OKLAHOMA CITY (KFOR) – Health experts in Oklahoma say they are still waiting on test results to come back for two people who are being tested for coronavirus.
Earlier this week, officials with the Oklahoma State Department of Health announced they were working with health care providers and federal partners to test two people who met certain criteria to be tested for possible novel coronavirus.
On Wednesday, health officials announced that both of the samples have been forwarded to the Centers for Disease Control and Prevention. They say they expect to have the results in 24 to 36 hours.
“We don’t want Oklahomans to be fearful but we are taking it seriously in public health.”
At this point, officials say they are monitoring the two individuals, adding that both individuals are isolated.
Health experts say there are a few things you can do to protect yourself from the virus:
- The public should rethink any unnecessary plans to go to China.
- If you’ve returned from China, watch for symptoms of the flu.
- Wash your hands.
- Avoid contact with ill people.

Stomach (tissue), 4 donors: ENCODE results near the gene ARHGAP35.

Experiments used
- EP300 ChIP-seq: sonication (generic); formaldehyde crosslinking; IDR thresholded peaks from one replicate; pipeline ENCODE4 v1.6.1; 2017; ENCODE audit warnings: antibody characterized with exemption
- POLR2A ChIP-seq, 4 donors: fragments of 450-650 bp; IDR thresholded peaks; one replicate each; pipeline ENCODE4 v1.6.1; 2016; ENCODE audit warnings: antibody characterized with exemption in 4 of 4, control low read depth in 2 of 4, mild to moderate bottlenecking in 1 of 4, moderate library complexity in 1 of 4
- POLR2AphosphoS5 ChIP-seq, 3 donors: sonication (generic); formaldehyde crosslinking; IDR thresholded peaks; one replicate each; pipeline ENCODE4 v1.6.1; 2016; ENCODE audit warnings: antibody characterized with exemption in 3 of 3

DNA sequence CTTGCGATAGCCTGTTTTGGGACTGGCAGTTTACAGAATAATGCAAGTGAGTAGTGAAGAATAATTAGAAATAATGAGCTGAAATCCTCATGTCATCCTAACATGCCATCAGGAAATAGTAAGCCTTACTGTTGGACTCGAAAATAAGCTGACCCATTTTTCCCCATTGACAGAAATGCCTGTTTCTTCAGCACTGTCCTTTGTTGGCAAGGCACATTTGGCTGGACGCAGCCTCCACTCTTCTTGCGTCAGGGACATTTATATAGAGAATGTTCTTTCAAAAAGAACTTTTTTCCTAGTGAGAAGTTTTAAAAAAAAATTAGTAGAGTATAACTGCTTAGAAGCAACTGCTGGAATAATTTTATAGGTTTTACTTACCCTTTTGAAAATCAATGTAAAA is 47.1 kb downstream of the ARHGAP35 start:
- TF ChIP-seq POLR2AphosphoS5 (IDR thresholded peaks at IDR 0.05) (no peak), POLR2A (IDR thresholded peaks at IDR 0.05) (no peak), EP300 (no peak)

- Stay home if sick.
Officials say that Oklahomans have a low-risk for infection from the coronavirus.
Although many people are focused on the coronavirus, experts say you should also take precautions because we’re in the midst of a heavy flu season.
The symptoms of the coronavirus are similar to the flu. Officials stress that the coronavirus seems to be spread among people with closer, prolonged contact with patients.
So far, 132 people have died from the coronavirus and more than 6,100 other patients have been infected with the virus across the globe. Most of those cases are from mainland China, where the virus was first detected in December.
On Monday, the US Centers for Disease Control (CDC) issued a level 3 alert warning against “all nonessential travel to China” — its highest alert on a scale of 1 to 3.
“There is an ongoing outbreak of respiratory illness caused by a novel (new) coronavirus that can be spread from person to person,” the CDC said in a statement, warning “there is limited access to adequate medical care in affected areas.”